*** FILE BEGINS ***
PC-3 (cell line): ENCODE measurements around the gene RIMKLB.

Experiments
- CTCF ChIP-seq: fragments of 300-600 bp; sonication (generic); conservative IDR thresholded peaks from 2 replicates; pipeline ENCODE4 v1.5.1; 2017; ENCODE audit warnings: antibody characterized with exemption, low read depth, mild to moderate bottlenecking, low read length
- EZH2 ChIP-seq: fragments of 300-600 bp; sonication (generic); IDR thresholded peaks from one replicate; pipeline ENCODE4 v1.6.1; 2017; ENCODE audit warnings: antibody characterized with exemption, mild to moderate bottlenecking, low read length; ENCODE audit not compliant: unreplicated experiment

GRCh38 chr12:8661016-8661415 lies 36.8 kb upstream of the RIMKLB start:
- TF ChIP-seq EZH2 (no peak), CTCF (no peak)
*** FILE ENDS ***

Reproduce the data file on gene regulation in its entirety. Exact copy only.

PC-3 (cell line): ENCODE measurements around the gene RIMKLB.

Experiments
- CTCF ChIP-seq: fragments of 300-600 bp; sonication (generic); conservative IDR thresholded peaks from 2 replicates; pipeline ENCODE4 v1.5.1; 2017; ENCODE audit warnings: antibody characterized with exemption, low read depth, mild to moderate bottlenecking, low read length
- EZH2 ChIP-seq: fragments of 300-600 bp; sonication (generic); IDR thresholded peaks from one replicate; pipeline ENCODE4 v1.6.1; 2017; ENCODE audit warnings: antibody characterized with exemption, mild to moderate bottlenecking, low read length; ENCODE audit not compliant: unreplicated experiment

GRCh38 chr12:8661016-8661415 lies 36.8 kb upstream of the RIMKLB start:
- TF ChIP-seq EZH2 (no peak), CTCF (no peak)